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Eusebius of Caesarea

Eusebius of Caesarea (yōōsē´bēəs, sĕzərē´ə) or Eusebius Pamphili (păm´fĬlī), c.263–339?, Greek apologist and church historian, b. Palestine. He was bishop of Caesarea, Palestine (314?–339). In the controversy over Arianism, Eusebius favored the semi-Arian views of Eusebius of Nicomedia, and he once gave refuge to Arius. A simple baptismal creed submitted by Eusebius at the First Council of Nicaea (325) formed the basis of what became known as the Nicean Creed; it was amended with the Greek word homoousios [consubstantial, of the same substance] to define the Son's relationship with the Father. Eusebius considered this addition to the creed as reflecting the ideas of Sabellius, which he opposed. Although he signed the formulary, he later did not support it. His works include a universal history entitled the Chronicle, the Ecclesiastical History, and the apologetic works Praeparatio Evangelica and Demonstratio Evangelica.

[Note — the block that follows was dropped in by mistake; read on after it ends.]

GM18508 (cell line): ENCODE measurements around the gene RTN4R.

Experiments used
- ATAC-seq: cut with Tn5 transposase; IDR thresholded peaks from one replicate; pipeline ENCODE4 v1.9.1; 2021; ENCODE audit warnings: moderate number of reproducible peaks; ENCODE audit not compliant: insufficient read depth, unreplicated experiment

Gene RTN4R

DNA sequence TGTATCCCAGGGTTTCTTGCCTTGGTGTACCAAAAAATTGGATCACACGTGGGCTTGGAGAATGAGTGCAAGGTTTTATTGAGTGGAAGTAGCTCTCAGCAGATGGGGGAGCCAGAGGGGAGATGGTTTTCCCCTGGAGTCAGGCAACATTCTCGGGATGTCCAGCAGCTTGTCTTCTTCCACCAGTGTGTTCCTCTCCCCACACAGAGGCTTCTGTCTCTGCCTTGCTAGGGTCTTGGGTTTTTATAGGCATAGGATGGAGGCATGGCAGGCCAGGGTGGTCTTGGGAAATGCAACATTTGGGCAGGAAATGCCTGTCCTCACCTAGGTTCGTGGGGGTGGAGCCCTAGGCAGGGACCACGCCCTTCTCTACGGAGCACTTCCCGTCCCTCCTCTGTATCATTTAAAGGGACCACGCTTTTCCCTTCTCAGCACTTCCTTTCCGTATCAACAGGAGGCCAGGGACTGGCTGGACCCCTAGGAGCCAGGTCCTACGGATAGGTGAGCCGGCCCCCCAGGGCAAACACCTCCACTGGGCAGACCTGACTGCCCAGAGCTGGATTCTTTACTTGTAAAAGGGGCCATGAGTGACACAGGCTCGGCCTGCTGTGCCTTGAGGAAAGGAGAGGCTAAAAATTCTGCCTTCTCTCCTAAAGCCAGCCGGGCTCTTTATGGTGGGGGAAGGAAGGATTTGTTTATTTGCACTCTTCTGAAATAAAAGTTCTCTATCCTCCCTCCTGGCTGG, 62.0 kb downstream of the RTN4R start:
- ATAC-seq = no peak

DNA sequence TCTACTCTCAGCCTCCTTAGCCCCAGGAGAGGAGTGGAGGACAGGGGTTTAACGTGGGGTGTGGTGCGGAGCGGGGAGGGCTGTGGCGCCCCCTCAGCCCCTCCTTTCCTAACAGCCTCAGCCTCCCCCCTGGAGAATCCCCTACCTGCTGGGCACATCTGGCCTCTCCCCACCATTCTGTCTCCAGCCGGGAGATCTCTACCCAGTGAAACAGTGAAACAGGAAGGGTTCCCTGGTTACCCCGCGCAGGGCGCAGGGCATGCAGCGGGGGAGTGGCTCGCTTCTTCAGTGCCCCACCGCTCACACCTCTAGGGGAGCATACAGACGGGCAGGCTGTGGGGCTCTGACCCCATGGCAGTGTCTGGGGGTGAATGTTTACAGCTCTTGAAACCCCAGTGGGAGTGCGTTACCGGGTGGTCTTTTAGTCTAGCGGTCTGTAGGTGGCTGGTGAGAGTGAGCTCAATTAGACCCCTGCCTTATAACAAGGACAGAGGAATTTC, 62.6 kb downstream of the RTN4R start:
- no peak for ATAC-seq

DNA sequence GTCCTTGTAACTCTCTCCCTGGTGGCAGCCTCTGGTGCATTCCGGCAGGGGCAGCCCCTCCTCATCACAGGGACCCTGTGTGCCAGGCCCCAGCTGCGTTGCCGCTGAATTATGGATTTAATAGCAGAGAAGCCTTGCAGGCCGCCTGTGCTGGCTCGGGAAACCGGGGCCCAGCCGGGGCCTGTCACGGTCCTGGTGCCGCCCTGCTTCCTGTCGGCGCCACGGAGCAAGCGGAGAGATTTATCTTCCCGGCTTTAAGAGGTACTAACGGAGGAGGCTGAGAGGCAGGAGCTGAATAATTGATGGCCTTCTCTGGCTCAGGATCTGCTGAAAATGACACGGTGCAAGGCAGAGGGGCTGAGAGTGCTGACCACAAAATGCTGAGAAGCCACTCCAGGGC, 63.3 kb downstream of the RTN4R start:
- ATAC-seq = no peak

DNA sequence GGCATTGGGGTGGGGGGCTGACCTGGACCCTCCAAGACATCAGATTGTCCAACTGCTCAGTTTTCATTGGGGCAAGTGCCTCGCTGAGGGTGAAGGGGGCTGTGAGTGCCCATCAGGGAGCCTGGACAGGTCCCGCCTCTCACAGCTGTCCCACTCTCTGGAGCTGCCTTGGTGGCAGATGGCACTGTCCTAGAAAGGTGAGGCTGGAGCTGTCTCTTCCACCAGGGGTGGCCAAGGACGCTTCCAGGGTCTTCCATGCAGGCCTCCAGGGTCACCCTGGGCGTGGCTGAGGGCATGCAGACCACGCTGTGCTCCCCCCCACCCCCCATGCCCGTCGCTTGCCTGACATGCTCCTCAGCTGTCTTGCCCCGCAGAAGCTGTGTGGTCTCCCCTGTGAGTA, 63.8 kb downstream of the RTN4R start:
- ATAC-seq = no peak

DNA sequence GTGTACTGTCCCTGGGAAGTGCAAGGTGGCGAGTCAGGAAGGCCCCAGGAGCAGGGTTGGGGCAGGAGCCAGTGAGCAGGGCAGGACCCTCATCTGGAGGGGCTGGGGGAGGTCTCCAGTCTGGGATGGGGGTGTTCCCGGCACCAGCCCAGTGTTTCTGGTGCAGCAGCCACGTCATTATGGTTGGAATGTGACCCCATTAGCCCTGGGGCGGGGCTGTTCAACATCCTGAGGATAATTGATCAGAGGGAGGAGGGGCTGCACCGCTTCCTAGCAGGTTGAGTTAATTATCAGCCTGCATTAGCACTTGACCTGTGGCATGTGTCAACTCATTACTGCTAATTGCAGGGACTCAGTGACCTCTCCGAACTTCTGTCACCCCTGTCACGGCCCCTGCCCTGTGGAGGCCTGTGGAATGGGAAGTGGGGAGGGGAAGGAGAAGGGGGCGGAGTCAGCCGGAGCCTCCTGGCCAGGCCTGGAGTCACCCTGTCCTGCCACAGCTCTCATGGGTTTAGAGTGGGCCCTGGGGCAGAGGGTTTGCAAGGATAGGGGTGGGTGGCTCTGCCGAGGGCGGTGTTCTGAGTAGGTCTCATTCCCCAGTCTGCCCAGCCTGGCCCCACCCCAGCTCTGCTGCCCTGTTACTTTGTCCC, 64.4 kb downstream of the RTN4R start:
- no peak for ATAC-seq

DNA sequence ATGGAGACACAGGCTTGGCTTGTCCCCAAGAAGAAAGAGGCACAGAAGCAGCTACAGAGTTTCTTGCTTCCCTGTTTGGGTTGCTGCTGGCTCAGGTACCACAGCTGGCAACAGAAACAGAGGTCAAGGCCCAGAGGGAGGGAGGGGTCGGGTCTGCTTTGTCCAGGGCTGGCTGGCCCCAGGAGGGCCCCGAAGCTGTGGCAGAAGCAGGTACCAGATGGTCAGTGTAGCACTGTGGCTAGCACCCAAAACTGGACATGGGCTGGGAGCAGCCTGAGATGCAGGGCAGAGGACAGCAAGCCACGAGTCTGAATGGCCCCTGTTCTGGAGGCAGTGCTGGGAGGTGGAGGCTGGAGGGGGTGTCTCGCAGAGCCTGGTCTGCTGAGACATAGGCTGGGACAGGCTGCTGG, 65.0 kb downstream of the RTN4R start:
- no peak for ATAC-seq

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Eusebius

Eusebius (c.260–c.340). Bishop of Caesarea in Palestine and church historian. Eusebius's most important work was the Ecclesiastical History, containing an immense range of material, including many extracts from earlier writers, about the Church from the beginning to his own time. Among his other historical works are a Chronicle, containing tables synchronizing events in ancient history; a Life of Constantine, to whom he was theological advisor; and an account of the Martyrs of Palestine in the persecution of 303–10. His most important theological writings are the two apologetic works, Preparation for the Gospel (refuting Greek polytheism) and Demonstration of the Gospel (proving Christianity from the Old Testament).

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